Sustainability image for process excellence.

How two students scale process mining at ENERVIE

Jannis Nacke and Max Aberman, ENERVIE's process experts, took a student gig at the utility maker and turned it into a cross-department digitization effort.

With the support of ENERVIE CEO Erik Höhne, Nacke and Aberman are currently embedding process mining throughout the utility's operations.

The duo graduated from the South Westphalia University of Applied Sciences in Germany. Aberman is pursuing a Master's degree at the same university and Nacke is at the Frankfurt Business School. Both are publishing papers on process mining.

Also see: ENERVIE transforms with digitization, process excellence

In fact, Aberman and Nacke have built on ENERVIE's academic pipeline and brought on more students to implement Celonis process mining, research topics and publish scientific articles. In the last 2.5 years, students working at ENERVIE have produced 4 bachelor thesis with three master theses and another bachelor thesis published in 2023. Nacke and Aberman, who are collaborating with Celonis’ Academic Alliance, are already building the student pipeline for 2024.

We caught up with Nacke and Aberman to talk shop and reveal the art of scaling. Here are some of their tips.

Every business user and department is different. Nacke said there isn't just one approach to scaling process mining, but one common theme is to be useful.

"What you've got to keep in mind, even though we are young guys doing tech, is that we are working in an industry that is usually very conservative in its approach. We had this in mind from the very first moment. We're trying to not overload them with the capabilities of Celonis. Because Celonis is a very strong technology. You have to keep the hurdles and the entry barriers very low for every single department to get them into the usage of Celonis. So what we are doing is we are giving them very easy to understand analysis in the beginning."

Aberman added:

"We focus on their biggest problems. We don't just do the easy stuff, but the stuff which helps the most."

Driving value. Nacke said it makes sense to create value very quickly and then expand usage. Aberman said after initial returns it helps to move up the maturity scale.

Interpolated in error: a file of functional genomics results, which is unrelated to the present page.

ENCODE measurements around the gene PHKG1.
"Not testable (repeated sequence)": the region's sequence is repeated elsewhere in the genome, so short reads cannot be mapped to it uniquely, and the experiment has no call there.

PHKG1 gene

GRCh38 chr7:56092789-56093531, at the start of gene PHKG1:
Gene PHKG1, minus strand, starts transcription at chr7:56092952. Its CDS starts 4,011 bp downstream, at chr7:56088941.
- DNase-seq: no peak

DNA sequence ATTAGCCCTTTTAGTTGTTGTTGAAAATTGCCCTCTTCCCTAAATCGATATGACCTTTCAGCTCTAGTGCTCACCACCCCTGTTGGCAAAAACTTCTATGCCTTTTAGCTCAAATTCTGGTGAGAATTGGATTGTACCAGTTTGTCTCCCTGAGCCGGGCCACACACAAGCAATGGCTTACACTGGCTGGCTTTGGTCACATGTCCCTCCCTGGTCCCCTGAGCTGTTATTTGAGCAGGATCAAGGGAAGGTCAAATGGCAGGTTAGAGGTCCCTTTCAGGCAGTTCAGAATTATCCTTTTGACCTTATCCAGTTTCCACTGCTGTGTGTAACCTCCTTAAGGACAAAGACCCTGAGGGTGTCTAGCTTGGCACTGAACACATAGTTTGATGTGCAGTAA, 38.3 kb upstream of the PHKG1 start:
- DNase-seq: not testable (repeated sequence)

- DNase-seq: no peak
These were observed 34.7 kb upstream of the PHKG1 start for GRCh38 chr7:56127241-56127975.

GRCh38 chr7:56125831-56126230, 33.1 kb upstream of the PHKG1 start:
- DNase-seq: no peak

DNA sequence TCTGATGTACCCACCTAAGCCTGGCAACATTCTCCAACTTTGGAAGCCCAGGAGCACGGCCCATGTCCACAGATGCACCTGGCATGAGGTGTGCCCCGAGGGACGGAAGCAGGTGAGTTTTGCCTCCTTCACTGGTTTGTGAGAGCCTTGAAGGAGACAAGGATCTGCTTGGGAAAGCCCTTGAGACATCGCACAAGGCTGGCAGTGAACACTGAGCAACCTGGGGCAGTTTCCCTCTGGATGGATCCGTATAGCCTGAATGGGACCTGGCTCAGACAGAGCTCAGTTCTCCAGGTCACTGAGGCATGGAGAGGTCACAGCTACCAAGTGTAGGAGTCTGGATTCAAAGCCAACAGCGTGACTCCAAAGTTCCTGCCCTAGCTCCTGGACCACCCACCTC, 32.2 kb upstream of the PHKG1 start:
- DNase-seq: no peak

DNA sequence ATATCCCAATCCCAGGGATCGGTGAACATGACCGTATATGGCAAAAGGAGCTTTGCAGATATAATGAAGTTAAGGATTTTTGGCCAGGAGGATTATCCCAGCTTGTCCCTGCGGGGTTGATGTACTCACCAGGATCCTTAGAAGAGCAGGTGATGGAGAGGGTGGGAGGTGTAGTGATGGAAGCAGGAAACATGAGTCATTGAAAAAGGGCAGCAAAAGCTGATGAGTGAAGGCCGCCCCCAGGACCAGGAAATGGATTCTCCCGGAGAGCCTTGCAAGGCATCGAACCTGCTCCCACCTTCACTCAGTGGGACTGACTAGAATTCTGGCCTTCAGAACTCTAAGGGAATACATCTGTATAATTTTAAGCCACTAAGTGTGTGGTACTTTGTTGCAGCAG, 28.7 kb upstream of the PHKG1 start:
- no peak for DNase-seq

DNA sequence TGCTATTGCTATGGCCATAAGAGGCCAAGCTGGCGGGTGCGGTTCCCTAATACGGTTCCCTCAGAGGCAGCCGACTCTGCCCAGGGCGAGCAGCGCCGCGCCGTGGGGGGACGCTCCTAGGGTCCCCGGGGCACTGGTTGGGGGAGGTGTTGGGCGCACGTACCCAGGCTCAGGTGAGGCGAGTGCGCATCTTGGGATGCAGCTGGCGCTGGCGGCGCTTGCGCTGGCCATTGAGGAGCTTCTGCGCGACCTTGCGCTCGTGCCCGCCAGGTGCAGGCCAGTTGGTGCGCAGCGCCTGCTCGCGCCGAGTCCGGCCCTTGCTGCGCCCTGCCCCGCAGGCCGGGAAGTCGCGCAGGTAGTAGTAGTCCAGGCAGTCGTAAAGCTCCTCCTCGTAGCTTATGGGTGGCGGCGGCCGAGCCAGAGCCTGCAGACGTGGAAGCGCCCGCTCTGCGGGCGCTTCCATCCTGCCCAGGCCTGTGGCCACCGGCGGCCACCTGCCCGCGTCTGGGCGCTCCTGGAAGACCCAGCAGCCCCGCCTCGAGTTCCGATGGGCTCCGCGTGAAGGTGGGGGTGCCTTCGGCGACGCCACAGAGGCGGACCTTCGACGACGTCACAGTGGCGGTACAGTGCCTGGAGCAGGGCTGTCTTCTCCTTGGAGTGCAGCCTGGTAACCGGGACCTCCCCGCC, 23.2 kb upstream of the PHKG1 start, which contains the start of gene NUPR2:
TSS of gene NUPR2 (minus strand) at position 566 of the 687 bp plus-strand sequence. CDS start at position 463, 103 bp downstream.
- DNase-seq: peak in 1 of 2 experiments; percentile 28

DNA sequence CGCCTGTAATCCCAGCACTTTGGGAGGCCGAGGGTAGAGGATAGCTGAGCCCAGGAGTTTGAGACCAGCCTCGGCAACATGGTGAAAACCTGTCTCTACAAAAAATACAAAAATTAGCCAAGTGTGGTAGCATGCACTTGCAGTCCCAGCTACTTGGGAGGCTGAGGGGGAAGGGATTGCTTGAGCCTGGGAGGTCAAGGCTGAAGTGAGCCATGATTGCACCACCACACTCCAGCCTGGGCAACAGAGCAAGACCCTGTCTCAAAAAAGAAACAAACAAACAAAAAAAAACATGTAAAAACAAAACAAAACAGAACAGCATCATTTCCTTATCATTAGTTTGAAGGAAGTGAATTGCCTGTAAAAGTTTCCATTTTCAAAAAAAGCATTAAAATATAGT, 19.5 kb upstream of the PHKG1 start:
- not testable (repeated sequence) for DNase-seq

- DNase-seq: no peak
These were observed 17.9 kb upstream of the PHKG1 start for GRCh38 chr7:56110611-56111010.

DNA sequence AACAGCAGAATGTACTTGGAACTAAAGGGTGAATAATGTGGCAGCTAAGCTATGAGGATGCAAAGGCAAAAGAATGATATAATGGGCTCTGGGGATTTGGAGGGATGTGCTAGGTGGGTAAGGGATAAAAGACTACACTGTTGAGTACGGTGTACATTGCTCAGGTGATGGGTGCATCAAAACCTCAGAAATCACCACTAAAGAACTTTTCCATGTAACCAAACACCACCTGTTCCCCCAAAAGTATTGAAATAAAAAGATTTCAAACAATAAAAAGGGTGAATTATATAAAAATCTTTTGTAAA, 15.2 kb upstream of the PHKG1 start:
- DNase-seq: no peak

"We ask 'how about some automation here? A different department did an email automation which really helps them.' Then they say, 'Oh, that's cool. We can use it here and here.' Then we implement it. We try to pretty much reuse patterns that worked in different departments."

Nacke also said value is more than just bottom line KPIs. "Sometimes it is way better to reduce pains within a department than to just go for the value perspective. It needs to be a combination of both."

Prioritizing process mining projects. Nacke and Aberman said the prioritization of projects encompasses value as well as cultural pain points.

Nacke said:

"We are looking for the processes that are mass processes where we have a lot of traffic and have a lot of potential for things that can go wrong. On the other hand, we also need to look for the availability of departments in order to start a project."

Aberman said top down support makes prioritization easier too.

"If it's really important to get the foot in the door in a new process and a new department, it's pretty much a top management decision. If an important stakeholder at the company says, 'We need that and that process to be implemented, it's extremely crucial for the overall company.' Then no one says no."

Scaling across processes. Aberman said a central group has been formed largely because it's hard to give every department attention. Once there's a structure, Aberman and Nacke are trying to foster a grass-roots movement.

Aberman said:

"You want to get people excited about the technology that solves their problems and tells colleagues about it. That way it's way easier change management."

Nacke said it's quick to do a minimum viable product or proof of concept and then scale to find value. "You need to scale fast to reach value fast," said Nacke. "But at a certain point you have to come back to the quality part of analysis to get the complete picture."

Moving up the maturity ladder. Nacke said ENERVIE is evolving to use more execution apps and looking at processes holistically. You don't take that approach right away because it can be overwhelming.

The future is an end-to-end view of process continual improvement. Aberman said:

"As we are looking into different departments at the same time we see one is dependent on the other. With Process Sphere we assume it will be much easier to have these processes, which are combinations of different departments, combined."

Nacke added that "the puzzle is coming together and it will be very important for us."

Forming more process grassroots movements with students. Nacke said the movement can be replicated with academia. He said:

"Students have to get into this because it's very easy to start with Celonis in the beginning. The journey is getting very complex on the way, but it is very nice with the academic help that Celonis is providing. We are just at the beginning of something big. Processes are getting more complex and we are reaching a point where it's impossible without technology to properly manage these processes."

For more information on replicating these efforts and projects visit Celonis Academic Alliance.

Larry Dignan mugshot 2022
Larry Dignan
Editor in Chief (former)

Larry Dignan is the former Editor in Chief of Celonis Media. Before joining Celonis, he was Editor in Chief of ZDNet and has covered the technology industry and transformation trends for more than two decades, publishing articles in, Inter@ctive Week, The New York Times, and Financial Planning magazine.

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